‘Clybourne Park,’ Mark Taper Forum
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Best in theater for 2012 | Charles McNulty

Bruce Norris constructed a provocative history of the house that the African American Younger family is heading to at the end of Lorraine Hansberry’s “A Raisin in the Sun.” An impeccable ensemble, under the direction of Pam MacKinnon, helped this Pulitzer Prize-winning drama capture the Tony Award for best play after the production went on to Broadway.  (Lawrence K. Ho / Los Angeles Times)
Mike Nichols’ Tony-winning revival of Arthur Miller’s classic was wobbly in spots, but Philip Seymour Hoffman’s Willy and Andrew Garfield’s Biff found the emotional combustion when it mattered most. (Brigitte Lacombe for New York Magazine)
Sheer ecstasy for musical theater aficionados of a Sondheim bent. The side dishes alone (Elaine Paige singing “I’m Still Here,” Jayne Houdyshell belting “Broadway Baby”) are pièces de résistance by any showbiz standard. (Glenn Koenig / Los Angeles Times)
Part of Tarell Alvin McCraney’s acclaimed “Brother/Sister Plays,” this still-running poetic drama introduces L.A. audiences to an adventurously lyrical talent in a production directed by Shirley Jo Finney that is a marvel of ensemble acting. (Ed Krieger)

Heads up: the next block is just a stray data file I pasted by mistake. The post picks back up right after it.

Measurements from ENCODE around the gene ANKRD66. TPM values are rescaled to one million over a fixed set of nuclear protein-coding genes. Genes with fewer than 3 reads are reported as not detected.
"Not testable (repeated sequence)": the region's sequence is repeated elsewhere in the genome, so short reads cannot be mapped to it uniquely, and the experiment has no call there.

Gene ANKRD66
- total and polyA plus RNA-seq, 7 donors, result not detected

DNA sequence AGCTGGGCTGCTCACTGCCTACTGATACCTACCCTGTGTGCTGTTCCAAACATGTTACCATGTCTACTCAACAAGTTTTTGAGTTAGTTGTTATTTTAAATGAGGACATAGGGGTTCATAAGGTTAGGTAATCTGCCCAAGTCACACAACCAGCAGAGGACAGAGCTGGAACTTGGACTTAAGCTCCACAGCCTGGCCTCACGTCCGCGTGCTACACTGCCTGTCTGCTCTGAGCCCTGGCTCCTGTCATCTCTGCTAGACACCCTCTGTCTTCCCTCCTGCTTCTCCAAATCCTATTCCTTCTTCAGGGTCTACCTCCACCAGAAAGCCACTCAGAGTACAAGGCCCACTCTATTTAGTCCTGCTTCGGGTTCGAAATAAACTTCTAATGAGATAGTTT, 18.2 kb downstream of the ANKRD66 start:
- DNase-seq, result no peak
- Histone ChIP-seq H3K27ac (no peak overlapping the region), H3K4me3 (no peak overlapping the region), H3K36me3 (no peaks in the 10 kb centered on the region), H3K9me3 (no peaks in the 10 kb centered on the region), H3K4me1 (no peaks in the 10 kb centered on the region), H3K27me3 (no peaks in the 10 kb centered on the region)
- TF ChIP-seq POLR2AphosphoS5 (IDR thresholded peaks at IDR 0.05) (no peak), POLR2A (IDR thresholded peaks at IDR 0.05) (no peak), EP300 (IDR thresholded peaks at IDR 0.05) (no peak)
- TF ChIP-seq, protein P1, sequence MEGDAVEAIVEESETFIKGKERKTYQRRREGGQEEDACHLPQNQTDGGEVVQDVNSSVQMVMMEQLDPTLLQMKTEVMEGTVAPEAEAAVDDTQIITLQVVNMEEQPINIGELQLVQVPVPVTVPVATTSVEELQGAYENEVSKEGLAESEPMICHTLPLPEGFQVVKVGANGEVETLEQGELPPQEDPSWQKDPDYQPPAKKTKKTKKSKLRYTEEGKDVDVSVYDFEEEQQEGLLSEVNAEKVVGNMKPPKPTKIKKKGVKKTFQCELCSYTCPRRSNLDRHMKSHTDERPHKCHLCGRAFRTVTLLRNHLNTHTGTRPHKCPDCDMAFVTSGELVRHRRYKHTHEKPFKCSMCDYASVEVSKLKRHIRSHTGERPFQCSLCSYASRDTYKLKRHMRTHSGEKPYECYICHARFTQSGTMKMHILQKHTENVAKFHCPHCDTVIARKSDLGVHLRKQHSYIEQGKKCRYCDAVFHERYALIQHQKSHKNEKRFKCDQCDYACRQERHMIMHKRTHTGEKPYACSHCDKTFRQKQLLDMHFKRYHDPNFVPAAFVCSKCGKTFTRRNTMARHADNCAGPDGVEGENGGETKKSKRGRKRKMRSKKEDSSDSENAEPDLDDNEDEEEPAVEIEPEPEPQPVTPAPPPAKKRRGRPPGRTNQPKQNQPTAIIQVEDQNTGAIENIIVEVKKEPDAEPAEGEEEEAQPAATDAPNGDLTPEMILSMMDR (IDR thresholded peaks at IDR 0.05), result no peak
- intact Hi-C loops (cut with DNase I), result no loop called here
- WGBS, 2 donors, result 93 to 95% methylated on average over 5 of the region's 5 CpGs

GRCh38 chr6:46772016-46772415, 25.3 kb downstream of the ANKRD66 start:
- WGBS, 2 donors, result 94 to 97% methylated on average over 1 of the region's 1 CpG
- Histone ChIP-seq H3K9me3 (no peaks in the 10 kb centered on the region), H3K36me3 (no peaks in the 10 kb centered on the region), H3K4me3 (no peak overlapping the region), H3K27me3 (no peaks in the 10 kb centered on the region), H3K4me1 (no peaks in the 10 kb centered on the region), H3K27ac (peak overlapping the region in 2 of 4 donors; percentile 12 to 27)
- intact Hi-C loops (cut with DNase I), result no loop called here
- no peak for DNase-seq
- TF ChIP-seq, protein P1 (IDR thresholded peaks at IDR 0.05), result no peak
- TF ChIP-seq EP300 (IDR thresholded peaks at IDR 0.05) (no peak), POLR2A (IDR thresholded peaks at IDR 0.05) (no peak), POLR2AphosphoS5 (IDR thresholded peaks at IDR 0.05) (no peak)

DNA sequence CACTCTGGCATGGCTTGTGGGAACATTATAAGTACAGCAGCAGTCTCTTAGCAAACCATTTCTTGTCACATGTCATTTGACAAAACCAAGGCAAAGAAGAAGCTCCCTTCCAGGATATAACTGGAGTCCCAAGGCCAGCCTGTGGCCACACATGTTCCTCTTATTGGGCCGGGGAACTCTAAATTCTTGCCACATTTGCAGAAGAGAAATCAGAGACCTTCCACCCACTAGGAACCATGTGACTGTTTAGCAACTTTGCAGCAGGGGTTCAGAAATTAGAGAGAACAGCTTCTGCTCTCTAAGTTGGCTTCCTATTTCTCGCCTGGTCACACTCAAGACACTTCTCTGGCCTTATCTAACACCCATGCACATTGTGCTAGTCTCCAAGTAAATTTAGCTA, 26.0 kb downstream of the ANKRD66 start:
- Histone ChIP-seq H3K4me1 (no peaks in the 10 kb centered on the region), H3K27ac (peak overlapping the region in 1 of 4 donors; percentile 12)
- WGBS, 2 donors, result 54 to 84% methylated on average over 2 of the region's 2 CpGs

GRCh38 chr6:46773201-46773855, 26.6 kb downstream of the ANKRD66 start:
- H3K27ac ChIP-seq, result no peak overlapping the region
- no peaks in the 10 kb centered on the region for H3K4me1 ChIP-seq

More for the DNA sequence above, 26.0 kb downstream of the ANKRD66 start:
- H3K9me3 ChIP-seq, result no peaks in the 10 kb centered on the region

Anton Chekhov’s first major dramatic offering was played more comically than usual in an insouciant production by Bart DeLorenzo that still somehow managed to zero in on the tragic pathos of a decent man who cannot make sense of a life that to others seems reprehensible. (Odyssey Theatre)
Set in the 1970s, August Wilson’s drama was brought to life in all its funky, recessionary, keep-on-trucking glory in a South Coast Rep production, directed by Ron OJ Parson and starring the dependably wonderful Charlie Robinson as the demandingly upright boss of a down-and-out Pittsburgh taxi depot. (Henry DiRocco / SCR)
John Hurt’s performance in this two-character piece (the aged Krapp and his recorded younger voice on tape) was a tour de force of Beckettian acting in which slapstick and poetry united to scale our common abyss. (Anne Cusack / Los Angeles Times)
David Cromer’s stark revival, starring Helen Hunt as the Stage Manager, wiped away the bittersweet sentimentality of Thornton Wilder’s classic to expose the savage beauty lying beneath the years of accumulated theatrical clichés. (Iris Schneider)
Alan Mandell and Barry McGovern made a Beckettian dream team in this reinvestigation of the absurdist classic incisively directed by Michael Arabian. It’s been a long time since existential anguish felt so good. (Craig Schwartz / Center Theatre Group)
In Pam MacKinnon’s justly celebrated revival of Edward Albee’s masterpiece, Tracy Letts (author of “August: Osage County” and a first-rate acting talent) and Amy Morton bandy the acerbic zingers with drunken relish but never at the expense of the play’s realism. (Michael Brosilow / Booth Theatre)